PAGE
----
Ah yes.  The newborn days, when all of the help goes back to work or flies home to Florida.  It can be a very sad day when the extra hands are gone.  But, freak that I am, I also found it kind of empowering and liberating.  Truly, now it’s just up to you, in a good way.  You’re the mommy, you make the decisions.  Following are some of our sanity-savers, tips, and tricks for those very early newborn days when you’re all by your lonesome.

Double Bottle-Feeding

We all have had some variation on the bottle-feed-two-at-once trick.

LauraC's hubby shows us how it's done.

LauraC's hubby shows us how it's done.

Prop ‘em up in two Boppies, sit them in the bouncy or car seats, or have one little head resting on each leg.  In the very earliest (pre-rolling) days, lots of us did it on the couch.  Or on the floor, back up against the couch.  Get the babies situated on a stable incline and hold both bottles.  I for one have a near-permanent butt-print in the center of my couch, with two slightly rubbed spots on either side where the boppies lived for months on end.  Is it the cuddly and snuggly image you always dreamed of?  Maybe not.  And sometimes you might have a situation where one is ready for a bottle while the other isn’t, and you can get your snuggle on.  But most of the time, it’s all about efficiency when it comes to food.  Snuggles can come when their bellies are nice and full.

When Both are Ballistic

As my friend and fellow HDYDI contributor Rebecca put it at our twin club’s cope meeting last night, sometimes the bad parts are exactly how you pictured them.  Both babies red-faced and screaming.  It’s no fun for anyone, and it does sometimes happen.  We each have our own triage methods.  Some just go with whoever seems the most hysterical at that moment.  Some first attend to the one that is known to be easier to soothe, so that baby can be quickly calmed and then you move on to the trickier one.  Some just try to rotate who gets picked up first.  Whatever you need to do, you do it.

Do not fear tools like the swing, the bouncy seat, or pacifiers.  My son would only nap in the swing for the first five months of his life. There were times when I’d have them both in bouncy seats on the floor, and I’d bounce them both with my feet so that I could actually eat something (or just get my ears a few more inches away from the screaming).  And definitely, if you haven’t already, watch the Happiest Baby on the Block DVD.  Swaddling, shushing, swinging… a mom’s best friend.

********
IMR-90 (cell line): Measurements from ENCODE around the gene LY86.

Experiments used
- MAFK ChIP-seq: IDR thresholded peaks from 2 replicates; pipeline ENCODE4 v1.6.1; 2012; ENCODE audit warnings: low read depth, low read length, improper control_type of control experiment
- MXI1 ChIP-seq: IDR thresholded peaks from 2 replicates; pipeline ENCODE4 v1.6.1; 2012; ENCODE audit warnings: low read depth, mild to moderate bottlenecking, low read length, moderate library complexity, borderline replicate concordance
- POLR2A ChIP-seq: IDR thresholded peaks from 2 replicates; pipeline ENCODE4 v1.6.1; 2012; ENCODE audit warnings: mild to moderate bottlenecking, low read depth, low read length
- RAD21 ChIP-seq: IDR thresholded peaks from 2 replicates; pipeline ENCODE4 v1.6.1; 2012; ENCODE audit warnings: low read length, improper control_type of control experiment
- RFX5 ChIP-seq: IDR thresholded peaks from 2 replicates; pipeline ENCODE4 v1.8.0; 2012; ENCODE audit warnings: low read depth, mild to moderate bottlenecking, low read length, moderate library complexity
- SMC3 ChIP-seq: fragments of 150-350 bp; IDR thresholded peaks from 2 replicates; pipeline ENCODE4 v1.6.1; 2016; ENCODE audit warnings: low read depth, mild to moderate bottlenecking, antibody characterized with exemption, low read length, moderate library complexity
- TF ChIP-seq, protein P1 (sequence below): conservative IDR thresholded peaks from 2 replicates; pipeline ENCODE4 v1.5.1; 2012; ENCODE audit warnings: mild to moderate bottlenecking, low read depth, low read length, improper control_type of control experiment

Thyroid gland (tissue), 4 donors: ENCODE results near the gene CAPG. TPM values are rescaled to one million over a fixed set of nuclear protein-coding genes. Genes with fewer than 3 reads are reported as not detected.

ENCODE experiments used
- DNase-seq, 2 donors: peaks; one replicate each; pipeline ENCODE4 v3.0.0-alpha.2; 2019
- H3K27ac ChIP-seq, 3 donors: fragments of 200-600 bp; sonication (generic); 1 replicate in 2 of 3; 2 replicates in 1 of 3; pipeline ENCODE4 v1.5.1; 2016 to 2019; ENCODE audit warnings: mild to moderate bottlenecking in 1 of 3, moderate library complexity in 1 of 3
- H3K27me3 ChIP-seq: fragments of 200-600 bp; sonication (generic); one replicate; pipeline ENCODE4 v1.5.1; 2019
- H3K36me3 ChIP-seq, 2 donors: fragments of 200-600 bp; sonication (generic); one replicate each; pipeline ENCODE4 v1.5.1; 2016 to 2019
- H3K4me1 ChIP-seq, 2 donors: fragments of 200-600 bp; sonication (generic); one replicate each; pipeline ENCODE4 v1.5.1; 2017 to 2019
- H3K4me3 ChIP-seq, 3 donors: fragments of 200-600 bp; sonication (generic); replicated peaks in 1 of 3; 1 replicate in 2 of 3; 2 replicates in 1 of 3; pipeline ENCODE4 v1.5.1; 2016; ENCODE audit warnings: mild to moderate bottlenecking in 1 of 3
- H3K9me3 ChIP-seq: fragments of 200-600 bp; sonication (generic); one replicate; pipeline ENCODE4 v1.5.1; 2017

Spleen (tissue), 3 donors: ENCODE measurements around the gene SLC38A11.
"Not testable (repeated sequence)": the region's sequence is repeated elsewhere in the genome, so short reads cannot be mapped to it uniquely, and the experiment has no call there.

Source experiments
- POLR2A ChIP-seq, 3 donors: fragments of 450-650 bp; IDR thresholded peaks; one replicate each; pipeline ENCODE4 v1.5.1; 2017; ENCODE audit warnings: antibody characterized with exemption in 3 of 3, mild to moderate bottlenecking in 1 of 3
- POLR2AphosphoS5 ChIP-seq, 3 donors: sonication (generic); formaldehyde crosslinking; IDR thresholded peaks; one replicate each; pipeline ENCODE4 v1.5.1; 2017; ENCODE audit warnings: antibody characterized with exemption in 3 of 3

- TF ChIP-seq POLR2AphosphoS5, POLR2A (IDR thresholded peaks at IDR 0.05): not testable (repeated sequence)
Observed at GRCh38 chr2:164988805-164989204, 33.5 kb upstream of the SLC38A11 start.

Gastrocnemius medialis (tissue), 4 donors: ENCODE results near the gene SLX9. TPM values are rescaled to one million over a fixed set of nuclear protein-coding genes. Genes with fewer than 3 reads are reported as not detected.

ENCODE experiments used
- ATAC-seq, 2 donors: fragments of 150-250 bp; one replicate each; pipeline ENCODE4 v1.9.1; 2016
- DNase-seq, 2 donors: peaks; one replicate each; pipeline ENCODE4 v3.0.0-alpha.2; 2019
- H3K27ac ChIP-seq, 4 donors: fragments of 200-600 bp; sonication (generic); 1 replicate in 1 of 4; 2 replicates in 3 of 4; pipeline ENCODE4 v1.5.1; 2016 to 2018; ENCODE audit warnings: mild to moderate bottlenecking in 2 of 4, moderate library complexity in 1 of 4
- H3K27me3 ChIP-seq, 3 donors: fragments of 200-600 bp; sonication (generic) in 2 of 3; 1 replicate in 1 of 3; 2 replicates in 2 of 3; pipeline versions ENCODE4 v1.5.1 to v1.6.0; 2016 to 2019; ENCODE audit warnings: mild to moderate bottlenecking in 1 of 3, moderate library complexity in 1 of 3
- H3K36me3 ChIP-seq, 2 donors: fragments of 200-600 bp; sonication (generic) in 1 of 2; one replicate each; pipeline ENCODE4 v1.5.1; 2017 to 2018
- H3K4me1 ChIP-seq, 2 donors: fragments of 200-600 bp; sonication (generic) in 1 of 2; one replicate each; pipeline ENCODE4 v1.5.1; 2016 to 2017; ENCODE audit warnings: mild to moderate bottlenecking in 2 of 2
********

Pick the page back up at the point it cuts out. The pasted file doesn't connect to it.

A baby carrier can be a good friend, even if it only contains one baby.  If you have a fussier baby that wants to be close all the time, why not put that one in the Bjorn / Ergo / Sling?  Then you still have your hands free to grab a sandwich or pick up the second baby.  Don’t worry about the happier baby being neglected.  You can’t make a happy baby any happier.  So if one is calm and content, do what you need to do for the other.  The happy baby will get their share of the love, I promise.  (And, at some point, will likely swap personalities and become the fussy baby…)

If Mama Ain’t Happy…

Your sanity and, dare I say, happiness, is extremely important.  As moms, it’s easy to start neglecting ourselves.  But there has to be a balance.  Some people just plain do not feel human until they’ve had a shower in the morning.  If that’s the case for you… guess what, Daddy is on baby-duty for the whopping 10 minutes it’ll take you to wash your face and your hair and get that spit-up smell off of your shoulder.  Or, if there’s no other adult who can watch them, they’ll really be OK if they sit in their bouncy seats inside the bathroom (or just outside the open door if there’s no room), or even rest in their cribs for a few minutes so that you can hop in the shower.  Just make sure they’re in a safe and secure place.  If they start crying, it’ll be OK.  No need to leap out of the water with your hair still lathered.  They’ll be OK for the whole 60 seconds it takes to finish what you’re doing.